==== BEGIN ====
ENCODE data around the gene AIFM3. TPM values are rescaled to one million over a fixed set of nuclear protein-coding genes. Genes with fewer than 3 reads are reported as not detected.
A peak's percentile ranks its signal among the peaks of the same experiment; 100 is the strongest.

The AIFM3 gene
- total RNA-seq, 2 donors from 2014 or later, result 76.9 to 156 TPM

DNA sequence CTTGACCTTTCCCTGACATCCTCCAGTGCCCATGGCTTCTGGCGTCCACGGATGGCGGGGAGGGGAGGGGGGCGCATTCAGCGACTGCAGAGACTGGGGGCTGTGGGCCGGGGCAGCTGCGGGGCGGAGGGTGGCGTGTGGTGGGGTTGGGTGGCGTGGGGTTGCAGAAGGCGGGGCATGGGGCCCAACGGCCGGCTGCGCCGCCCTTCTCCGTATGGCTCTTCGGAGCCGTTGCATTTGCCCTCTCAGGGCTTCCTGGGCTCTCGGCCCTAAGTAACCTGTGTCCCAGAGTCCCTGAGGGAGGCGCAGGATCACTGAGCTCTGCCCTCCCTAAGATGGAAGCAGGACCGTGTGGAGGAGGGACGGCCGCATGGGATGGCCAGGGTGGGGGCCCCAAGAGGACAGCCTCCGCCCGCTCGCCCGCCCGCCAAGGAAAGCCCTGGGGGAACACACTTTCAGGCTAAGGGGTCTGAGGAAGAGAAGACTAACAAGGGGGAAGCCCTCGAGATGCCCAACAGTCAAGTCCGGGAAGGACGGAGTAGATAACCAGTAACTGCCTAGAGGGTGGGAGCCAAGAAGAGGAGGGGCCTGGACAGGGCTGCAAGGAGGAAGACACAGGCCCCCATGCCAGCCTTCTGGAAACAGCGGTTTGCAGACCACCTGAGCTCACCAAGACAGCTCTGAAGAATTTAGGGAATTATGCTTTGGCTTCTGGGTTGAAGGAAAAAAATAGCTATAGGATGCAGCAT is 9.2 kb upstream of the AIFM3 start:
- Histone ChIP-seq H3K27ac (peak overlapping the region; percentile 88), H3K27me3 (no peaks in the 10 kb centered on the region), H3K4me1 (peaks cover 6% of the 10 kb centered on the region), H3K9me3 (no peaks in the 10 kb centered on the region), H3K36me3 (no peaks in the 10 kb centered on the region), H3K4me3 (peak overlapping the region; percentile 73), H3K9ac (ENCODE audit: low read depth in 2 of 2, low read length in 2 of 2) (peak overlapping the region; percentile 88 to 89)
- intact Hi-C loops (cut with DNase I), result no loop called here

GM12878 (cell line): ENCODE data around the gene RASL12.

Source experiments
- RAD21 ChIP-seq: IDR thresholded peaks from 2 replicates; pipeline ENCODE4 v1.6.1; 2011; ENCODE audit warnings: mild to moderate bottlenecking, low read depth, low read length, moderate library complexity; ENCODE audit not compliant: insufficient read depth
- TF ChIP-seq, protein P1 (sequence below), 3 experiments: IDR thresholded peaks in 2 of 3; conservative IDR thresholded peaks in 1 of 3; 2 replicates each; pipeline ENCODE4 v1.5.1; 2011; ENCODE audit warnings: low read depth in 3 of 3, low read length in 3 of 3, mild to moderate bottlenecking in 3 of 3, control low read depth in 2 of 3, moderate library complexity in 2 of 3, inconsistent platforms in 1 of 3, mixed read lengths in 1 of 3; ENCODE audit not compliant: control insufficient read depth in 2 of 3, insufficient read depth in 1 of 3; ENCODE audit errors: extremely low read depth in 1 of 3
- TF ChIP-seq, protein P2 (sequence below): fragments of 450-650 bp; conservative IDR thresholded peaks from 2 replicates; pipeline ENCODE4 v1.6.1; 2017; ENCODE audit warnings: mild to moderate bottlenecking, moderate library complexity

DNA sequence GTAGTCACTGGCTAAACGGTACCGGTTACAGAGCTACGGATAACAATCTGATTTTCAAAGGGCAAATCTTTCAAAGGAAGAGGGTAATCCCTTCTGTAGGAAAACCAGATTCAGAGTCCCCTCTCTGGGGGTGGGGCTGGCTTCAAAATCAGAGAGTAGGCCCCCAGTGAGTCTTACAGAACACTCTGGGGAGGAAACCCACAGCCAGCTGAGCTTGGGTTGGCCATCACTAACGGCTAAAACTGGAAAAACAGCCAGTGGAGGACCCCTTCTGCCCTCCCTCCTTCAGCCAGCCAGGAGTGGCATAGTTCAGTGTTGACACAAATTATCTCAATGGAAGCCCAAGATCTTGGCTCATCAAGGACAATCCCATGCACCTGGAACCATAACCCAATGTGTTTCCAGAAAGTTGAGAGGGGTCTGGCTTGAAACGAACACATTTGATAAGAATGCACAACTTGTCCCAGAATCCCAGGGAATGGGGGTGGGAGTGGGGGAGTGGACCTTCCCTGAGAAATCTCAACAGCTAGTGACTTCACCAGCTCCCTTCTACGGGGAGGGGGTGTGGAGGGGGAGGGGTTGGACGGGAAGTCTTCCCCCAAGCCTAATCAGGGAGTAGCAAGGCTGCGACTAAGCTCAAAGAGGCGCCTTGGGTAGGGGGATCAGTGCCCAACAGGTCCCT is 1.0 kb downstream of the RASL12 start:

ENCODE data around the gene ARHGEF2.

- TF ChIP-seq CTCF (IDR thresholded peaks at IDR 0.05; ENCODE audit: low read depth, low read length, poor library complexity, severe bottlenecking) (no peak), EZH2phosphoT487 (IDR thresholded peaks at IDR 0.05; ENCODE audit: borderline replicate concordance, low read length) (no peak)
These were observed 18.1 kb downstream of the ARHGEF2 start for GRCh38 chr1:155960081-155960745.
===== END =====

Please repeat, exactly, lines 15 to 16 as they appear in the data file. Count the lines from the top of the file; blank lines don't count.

- TF ChIP-seq CTCF (IDR thresholded peaks at IDR 0.05; ENCODE audit: low read depth, low read length, poor library complexity, severe bottlenecking) (no peak), EZH2phosphoT487 (IDR thresholded peaks at IDR 0.05; ENCODE audit: borderline replicate concordance, low read length) (no peak)
These were observed 18.1 kb downstream of the ARHGEF2 start for GRCh38 chr1:155960081-155960745.